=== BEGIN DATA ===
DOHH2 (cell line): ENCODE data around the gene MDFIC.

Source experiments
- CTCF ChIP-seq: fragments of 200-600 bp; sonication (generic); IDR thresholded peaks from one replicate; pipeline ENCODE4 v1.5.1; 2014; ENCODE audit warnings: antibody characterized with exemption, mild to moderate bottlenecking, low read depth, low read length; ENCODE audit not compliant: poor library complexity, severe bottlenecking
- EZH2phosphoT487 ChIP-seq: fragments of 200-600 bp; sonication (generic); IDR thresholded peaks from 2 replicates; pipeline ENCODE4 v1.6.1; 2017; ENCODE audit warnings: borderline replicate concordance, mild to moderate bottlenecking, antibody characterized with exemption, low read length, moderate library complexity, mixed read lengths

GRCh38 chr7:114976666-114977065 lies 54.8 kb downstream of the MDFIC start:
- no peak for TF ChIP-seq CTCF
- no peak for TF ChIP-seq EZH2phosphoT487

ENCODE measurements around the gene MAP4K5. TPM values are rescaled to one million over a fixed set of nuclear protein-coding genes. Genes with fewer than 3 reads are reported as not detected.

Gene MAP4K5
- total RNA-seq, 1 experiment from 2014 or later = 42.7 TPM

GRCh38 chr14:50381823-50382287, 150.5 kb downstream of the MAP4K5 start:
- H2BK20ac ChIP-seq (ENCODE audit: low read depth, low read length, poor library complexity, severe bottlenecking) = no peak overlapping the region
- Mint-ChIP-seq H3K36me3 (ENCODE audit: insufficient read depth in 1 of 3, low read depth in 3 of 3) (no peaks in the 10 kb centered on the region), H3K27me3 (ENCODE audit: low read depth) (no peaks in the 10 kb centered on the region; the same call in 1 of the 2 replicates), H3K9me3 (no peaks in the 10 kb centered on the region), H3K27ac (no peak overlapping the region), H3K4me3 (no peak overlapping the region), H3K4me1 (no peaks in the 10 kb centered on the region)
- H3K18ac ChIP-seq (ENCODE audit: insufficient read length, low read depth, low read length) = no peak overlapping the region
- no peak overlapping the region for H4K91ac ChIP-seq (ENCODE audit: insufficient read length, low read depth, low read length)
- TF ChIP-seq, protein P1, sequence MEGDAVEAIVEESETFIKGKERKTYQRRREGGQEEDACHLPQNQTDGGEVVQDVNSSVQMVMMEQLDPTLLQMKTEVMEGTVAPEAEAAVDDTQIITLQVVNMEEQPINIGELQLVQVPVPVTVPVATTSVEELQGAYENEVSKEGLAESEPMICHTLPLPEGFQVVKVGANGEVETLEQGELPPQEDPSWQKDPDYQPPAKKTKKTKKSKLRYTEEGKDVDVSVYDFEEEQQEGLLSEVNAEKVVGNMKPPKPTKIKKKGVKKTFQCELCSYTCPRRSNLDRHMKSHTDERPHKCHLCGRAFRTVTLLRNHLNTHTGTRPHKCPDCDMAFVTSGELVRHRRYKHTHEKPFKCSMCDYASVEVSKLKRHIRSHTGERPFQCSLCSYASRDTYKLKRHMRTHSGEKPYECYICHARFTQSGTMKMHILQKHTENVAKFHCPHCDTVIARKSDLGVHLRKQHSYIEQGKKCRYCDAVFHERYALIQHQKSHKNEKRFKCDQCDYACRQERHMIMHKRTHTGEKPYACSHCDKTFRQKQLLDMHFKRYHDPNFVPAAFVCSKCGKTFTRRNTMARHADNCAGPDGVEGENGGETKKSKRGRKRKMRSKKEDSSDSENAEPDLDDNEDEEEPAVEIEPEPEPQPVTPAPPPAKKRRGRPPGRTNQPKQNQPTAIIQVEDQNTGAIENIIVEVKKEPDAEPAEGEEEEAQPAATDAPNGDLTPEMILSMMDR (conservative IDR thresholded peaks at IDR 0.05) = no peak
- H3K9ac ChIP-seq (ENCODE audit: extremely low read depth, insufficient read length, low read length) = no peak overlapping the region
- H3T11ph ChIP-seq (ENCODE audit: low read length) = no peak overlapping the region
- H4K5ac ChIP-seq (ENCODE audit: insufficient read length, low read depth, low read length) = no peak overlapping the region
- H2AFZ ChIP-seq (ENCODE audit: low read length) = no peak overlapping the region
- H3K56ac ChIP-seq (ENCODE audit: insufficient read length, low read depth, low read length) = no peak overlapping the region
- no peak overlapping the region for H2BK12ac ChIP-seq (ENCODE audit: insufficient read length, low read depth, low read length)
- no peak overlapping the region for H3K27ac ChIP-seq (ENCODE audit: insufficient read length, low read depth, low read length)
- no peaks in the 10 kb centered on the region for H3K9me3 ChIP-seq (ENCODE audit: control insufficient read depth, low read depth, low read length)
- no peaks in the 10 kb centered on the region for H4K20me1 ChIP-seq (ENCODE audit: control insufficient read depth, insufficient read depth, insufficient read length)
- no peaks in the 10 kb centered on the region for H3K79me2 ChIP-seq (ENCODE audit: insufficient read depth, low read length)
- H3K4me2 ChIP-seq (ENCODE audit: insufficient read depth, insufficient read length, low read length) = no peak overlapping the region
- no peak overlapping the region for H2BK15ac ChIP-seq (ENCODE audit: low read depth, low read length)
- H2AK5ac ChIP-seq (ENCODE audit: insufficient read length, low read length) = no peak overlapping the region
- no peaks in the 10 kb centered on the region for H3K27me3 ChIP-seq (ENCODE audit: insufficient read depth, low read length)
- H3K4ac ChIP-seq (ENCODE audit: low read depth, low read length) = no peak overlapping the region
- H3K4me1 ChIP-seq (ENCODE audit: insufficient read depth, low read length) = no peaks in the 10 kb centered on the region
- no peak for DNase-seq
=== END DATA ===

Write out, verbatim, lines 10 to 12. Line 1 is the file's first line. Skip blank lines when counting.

- total RNA-seq, 1 experiment from 2014 or later = 42.7 TPM

GRCh38 chr14:50381823-50382287, 150.5 kb downstream of the MAP4K5 start:
- H2BK20ac ChIP-seq (ENCODE audit: low read depth, low read length, poor library complexity, severe bottlenecking) = no peak overlapping the region